Do We Really Need Rockets To Go To Space? Alternatives to Rockets
We’re familiar with rockets, those controlled explosions that carry cargo and fragile humans to space. But are there some non-rocket ways we could get to space?
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Team: Fraser Cain – @fcain
Jason Harmer – @jasoncharmer
Susie Murph – @susiemmurph
Brian Koberlein – @briankoberlein
Chad Weber – [email protected]
Kevin Gill – @kevinmgill
Created by: Fraser Cain and Jason Harmer
Edited by: Chad Weber
Music: Left Spine Down – “X-Ray”
Want to go space? Get a rocket.
Nothing else ever invented can release the tremendous amounts of energy in a controlled way to get you to orbit.
It all comes down to velocity. Right now, you’re standing still on the Earth. If you jump up, you’ll come right back down where you started. But if you had a sideways velocity of 10 meters/second and you jumped up, you’d land downrange a few meters… painfully. And if you were moving 7,800 meters per second sideways – and you were a few hundred kilometers up – you’d just orbit the Earth.
Gaining that kind of velocity takes rockets.
These magical science thundertubes are incredibly expensive, inefficient and single-use. Imagine if you had to buy a new car for each commute.
Just blasting a single kilogram to orbit typically costs about $10,000.
When you buy a trip to space, only a few hundred k goes to the gas. Those millions of dollars mostly go into the cost of the rocket that you’re going to kick to the curb once you’re done with it.
SpaceX is one of the most innovative rocket companies out there. They’re figuring ways to reuse as much of the rocket as they can, slashing those pesky launch costs, which ruin what should otherwise be a routine trip to the Moon.
Maybe in the future, rockets could be used hundreds or even thousands of times, like your car, or commercial airliners.
Is that the best we could do? Can’t we just ditch the rockets altogether?
Address the question:
To get from the ground to orbit, you need to gain 7,800 meters per second of velocity.
A rocket gives you that velocity through constant acceleration, but could you deliver that kind of velocity in a single kick?
How about a huge gun and just shoot things into orbit?
You need to instantly impart enormous velocity to the vehicle. This creates thousands of times the force of gravity on the passengers. Anyone on board gets turned into a fine red coating distributed evenly throughout the cabin interior.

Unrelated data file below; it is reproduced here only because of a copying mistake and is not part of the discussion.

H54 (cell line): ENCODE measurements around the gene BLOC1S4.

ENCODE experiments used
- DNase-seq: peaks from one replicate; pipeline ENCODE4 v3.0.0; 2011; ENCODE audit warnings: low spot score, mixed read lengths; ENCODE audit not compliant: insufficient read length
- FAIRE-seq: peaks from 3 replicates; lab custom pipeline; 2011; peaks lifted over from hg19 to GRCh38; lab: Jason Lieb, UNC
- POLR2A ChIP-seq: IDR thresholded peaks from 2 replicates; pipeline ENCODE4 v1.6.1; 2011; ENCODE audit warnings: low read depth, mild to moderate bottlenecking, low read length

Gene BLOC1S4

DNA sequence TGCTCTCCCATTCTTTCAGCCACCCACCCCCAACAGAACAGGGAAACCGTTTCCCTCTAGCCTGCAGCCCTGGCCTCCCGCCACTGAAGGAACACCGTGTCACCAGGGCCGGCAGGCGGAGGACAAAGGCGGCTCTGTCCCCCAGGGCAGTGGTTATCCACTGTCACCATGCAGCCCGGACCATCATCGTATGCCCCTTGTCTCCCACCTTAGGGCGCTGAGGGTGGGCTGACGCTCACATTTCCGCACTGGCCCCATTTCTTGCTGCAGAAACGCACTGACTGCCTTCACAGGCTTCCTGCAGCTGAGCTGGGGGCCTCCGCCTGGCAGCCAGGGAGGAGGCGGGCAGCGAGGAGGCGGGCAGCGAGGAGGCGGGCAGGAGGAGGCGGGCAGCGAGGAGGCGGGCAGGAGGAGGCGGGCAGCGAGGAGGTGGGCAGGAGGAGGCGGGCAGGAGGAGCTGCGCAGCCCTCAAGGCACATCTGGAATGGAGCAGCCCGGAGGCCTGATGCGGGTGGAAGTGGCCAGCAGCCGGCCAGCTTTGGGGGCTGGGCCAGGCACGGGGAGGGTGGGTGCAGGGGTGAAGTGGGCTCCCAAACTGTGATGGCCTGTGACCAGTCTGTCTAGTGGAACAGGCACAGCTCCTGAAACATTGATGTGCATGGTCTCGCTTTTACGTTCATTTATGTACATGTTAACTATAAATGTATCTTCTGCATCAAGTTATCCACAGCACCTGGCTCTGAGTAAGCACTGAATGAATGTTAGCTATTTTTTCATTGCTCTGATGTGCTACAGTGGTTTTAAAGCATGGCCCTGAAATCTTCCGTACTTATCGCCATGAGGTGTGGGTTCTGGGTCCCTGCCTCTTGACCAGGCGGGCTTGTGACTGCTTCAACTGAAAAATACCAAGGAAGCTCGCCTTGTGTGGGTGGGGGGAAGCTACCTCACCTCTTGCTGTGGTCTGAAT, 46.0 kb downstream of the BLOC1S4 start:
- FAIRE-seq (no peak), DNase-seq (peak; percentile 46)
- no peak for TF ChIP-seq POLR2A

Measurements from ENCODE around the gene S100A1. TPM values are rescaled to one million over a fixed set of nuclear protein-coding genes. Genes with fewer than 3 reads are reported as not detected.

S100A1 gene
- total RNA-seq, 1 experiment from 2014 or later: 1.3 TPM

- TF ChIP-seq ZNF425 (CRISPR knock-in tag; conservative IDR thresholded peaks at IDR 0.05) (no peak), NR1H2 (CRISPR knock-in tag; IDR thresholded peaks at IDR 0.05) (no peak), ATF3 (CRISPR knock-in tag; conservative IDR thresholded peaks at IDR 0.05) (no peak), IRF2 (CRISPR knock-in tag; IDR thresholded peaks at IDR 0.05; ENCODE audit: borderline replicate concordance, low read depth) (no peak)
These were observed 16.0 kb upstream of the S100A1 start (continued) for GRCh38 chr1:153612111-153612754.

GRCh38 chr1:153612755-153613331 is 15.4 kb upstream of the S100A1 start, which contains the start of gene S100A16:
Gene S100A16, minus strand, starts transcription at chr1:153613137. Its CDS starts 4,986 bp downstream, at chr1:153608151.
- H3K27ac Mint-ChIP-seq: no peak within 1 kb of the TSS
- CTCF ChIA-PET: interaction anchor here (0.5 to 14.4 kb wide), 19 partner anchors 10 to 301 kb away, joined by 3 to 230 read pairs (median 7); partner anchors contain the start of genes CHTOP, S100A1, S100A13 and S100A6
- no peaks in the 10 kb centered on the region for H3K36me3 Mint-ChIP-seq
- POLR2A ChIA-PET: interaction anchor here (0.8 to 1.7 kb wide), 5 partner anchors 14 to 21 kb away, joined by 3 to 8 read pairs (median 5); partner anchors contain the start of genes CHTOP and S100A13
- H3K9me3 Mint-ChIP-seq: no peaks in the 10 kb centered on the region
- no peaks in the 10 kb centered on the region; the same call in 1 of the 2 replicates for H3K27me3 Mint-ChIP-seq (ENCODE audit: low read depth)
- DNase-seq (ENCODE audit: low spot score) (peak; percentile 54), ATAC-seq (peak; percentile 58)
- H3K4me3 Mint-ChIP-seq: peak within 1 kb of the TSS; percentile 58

You can only get away with this a few times before your guinea pig passengers get wise.
“Steward, there’s bone chips in my champagne!”
If you extend the length of the barrel of the gun over many kilometers, you can smooth out the force of acceleration that humans can actually withstand.
This is the idea Startram proposed. They’re looking to build a track up the side of a mountain, and use electromagnetism to push a sled up to orbital velocity.
This might sound far fetched, but many countries are using with maglev technology with trains and breaking speed records around the world. The Japanese recently pushed a maglev train to 603 kilometers per hour.
This first version of Startram would cost $20 billion, and the tremendous forces would only work for any cargo being delivered in a non-living state, despite how it started out.
Even more expensive is the version with a 1500-kilometer track, able to spread the acceleration over a longer period and allow humans to fly into space, arriving safely in their original “non-paste” configuration.
There are a couple teeny technical hurdles. Such as a track 20 kilometers in altitude where projectiles exit the muzzle and venting atmosphere to prevent the shockwave that would tear the whole structure apart.
If it can be made to work, we could decrease launch costs down to $50/kilogram. Meaning a trip to the International Space Station could cost $5,000.
Another idea would be, unsurprisingly, lasers.
I know it sounds like I’m making this up. Lasers can fix every future problem.
They could track and blast launch vehicles with a special coating that vaporizes into gas when it’s heated. This would generate thrust like a rocket, but the vehicle would have to carry a fraction of the mass of traditional fuel.
You don’t even need to hit the rocket itself to create thrust. A laser could superheat air right behind the launch vehicle to create a tiny shockwave and generate thrust. This technology has been demonstrated with the Lightcraft prototype.